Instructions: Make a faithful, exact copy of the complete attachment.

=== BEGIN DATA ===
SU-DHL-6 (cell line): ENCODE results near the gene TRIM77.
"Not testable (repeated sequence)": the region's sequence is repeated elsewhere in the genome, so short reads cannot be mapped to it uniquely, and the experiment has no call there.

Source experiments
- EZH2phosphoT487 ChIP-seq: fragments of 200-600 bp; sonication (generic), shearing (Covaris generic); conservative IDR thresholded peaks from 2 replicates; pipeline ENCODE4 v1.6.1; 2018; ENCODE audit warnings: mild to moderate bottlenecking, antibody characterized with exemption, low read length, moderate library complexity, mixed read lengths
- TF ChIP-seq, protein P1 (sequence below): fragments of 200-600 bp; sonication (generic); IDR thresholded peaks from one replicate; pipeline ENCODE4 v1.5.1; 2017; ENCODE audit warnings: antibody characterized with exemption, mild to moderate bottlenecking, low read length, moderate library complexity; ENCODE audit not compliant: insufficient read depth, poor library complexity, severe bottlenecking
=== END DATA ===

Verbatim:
SU-DHL-6 (cell line): ENCODE results near the gene TRIM77.
"Not testable (repeated sequence)": the region's sequence is repeated elsewhere in the genome, so short reads cannot be mapped to it uniquely, and the experiment has no call there.

Source experiments
- EZH2phosphoT487 ChIP-seq: fragments of 200-600 bp; sonication (generic), shearing (Covaris generic); conservative IDR thresholded peaks from 2 replicates; pipeline ENCODE4 v1.6.1; 2018; ENCODE audit warnings: mild to moderate bottlenecking, antibody characterized with exemption, low read length, moderate library complexity, mixed read lengths
- TF ChIP-seq, protein P1 (sequence below): fragments of 200-600 bp; sonication (generic); IDR thresholded peaks from one replicate; pipeline ENCODE4 v1.5.1; 2017; ENCODE audit warnings: antibody characterized with exemption, mild to moderate bottlenecking, low read length, moderate library complexity; ENCODE audit not compliant: insufficient read depth, poor library complexity, severe bottlenecking